Sparks noted there are haters — from the “Just Say No” crowd to people who chose not to enter the legal cannabis industry to newcomers who want to be what he called “the arbiters of who is good and bad.”

“We are family, working and playing together”

Like Sparks, Barton-based Kingdom Kind co-owner Karen Devereux and her family made lasting relationships with other growers and stores during what she called “the hemp years” when they ran Northeast Kingdom Hemp. 

“Loyalty is really important to us, so we have always prioritized working with those who have been loyal to us over the years.”

Karen Devereux (NEK Kingdom Kind and NEK Vermont Kind)

“That doesn’t mean that we aren’t always looking for new people to partner with. It just means we are fortunate to have some established relationships, and we work hard to keep those strong, while looking for new partners that we can trust.”

Devereux said her family has met “a ton of awesome people in the industry, many of whom really want the industry to thrive for all of us.”

Part of the Manchester-based Green Mountain Cannabis Works’ business strategy involves collaborations and partnerships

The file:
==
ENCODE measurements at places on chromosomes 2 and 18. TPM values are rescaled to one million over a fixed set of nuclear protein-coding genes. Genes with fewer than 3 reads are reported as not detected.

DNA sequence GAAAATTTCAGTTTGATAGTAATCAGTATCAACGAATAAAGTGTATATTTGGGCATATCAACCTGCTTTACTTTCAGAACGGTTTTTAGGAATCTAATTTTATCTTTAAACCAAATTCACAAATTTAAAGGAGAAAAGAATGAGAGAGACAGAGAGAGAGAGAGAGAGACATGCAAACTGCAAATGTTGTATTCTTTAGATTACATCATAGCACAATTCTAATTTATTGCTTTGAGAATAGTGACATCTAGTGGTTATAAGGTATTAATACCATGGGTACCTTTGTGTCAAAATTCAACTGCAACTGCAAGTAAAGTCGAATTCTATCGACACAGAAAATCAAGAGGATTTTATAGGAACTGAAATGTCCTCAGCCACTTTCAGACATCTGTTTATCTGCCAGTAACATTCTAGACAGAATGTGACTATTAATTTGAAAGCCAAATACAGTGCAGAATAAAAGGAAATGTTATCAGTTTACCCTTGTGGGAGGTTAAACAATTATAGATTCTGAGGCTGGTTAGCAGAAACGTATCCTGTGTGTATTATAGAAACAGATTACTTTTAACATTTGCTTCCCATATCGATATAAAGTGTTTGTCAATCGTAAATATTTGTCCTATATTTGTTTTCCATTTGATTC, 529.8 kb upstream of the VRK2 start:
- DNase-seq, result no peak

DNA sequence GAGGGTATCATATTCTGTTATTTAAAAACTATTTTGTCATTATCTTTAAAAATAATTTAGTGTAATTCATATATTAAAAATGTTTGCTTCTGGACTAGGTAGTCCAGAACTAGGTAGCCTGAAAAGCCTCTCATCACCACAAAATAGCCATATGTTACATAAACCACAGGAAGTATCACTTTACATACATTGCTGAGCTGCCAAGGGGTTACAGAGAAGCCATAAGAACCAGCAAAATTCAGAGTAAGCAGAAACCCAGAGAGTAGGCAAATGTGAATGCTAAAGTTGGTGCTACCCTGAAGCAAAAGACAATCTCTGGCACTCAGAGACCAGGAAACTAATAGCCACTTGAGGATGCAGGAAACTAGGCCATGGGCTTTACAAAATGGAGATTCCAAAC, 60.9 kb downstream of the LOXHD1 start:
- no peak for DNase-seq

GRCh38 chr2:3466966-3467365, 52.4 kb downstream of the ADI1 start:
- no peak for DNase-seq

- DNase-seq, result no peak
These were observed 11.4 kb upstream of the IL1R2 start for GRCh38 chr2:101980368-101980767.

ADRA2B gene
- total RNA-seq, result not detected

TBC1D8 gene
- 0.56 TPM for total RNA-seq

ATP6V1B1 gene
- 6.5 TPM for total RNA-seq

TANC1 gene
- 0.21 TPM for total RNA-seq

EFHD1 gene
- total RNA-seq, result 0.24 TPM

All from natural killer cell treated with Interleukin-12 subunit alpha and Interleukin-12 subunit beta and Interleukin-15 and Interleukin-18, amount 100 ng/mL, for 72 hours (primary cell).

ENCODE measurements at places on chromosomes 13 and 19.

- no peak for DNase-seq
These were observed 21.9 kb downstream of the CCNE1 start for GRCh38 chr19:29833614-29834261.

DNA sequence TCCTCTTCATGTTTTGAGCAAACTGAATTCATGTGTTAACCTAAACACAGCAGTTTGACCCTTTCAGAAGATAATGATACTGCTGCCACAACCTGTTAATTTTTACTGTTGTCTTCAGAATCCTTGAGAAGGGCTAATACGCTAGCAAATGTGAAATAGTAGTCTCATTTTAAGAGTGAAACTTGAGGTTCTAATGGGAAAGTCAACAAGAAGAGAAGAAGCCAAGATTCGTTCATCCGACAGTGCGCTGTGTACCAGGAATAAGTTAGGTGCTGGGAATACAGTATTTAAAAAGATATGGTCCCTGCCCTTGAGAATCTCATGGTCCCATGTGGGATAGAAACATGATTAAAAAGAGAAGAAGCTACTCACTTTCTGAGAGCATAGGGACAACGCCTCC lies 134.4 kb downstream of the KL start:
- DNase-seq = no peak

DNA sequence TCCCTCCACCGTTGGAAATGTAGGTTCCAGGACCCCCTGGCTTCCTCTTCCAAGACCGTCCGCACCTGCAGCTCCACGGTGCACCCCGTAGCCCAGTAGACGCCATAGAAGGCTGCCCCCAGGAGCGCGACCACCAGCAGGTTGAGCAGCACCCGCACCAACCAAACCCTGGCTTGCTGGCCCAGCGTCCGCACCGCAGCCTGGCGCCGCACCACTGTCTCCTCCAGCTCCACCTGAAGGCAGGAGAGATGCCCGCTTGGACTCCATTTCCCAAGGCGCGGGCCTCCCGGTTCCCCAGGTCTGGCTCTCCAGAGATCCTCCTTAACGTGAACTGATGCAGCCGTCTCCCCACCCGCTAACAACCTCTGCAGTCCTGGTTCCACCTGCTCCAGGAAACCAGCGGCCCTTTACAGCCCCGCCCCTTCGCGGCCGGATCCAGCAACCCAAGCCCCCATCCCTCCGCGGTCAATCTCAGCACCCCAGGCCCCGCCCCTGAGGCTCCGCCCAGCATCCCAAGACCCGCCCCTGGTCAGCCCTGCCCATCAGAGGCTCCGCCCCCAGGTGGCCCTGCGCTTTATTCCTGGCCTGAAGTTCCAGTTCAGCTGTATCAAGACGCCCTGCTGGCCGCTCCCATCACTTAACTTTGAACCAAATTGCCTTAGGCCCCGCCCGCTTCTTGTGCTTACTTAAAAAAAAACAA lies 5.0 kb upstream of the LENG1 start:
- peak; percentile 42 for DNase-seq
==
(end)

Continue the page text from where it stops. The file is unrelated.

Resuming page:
Tanner Conley, budtender at Green Mountain Cannabis Works in Manchester. Photo provided by Green Mountain Cannabis Works.

When they opened their doors in September 2023, Green Mountain Cannabis Works became the first recreational cannabis dispensary in the town of Manchester. Since opening, they have taken steps to work alongside other local businesses, such as working with local hotels to provide mutually beneficial promotions. The intention is to create a network that enhances the overall experience for tourists visiting the community. 

Reflecting on a year in business, Ratu’s Cannabis Supply in Wilmington expressed gratitude for new friendships. 

“We have met so many amazing cultivators, manufacturers, distributors, and fellow business owners who we now consider friends!” the store posted via Instagram, thanking the local community and employees. “We also thank our customers who have become like family! Thank you for growing with us, for trusting our visions and believing in us.”

Ratu’s added, “What started from a seed, now grows not just a plant, but a symbiotic relationship from the grower to the consumer that’s filled with love, gratitude, respect, honor and commitment to a better future.”

In a photo posted on social media pages, Jennifer Betit-Engel and Christian Engel of Ratu’s Cannabis Supply celebrate approval of their license to run a cannabis dispensary in 2022. Provided photo. 


Chris Mays is a reporter for the Brattleboro Reformer. He plays guitar in three groups and has a Yorkie named Lemon, who can be followed on Instagram at @lemon_the_yorkie. He enjoys spending time in the mountains.

Vermont Country magazine

Vermont Country has a hyperlocal focus on the Green Mountain lifestyle, its personalities, events, attractions and culture. The magazine appears six times a year, designed to complement the state and four-season living. VtCo magazine is a Southern Vermont publication of Vermont News & Media.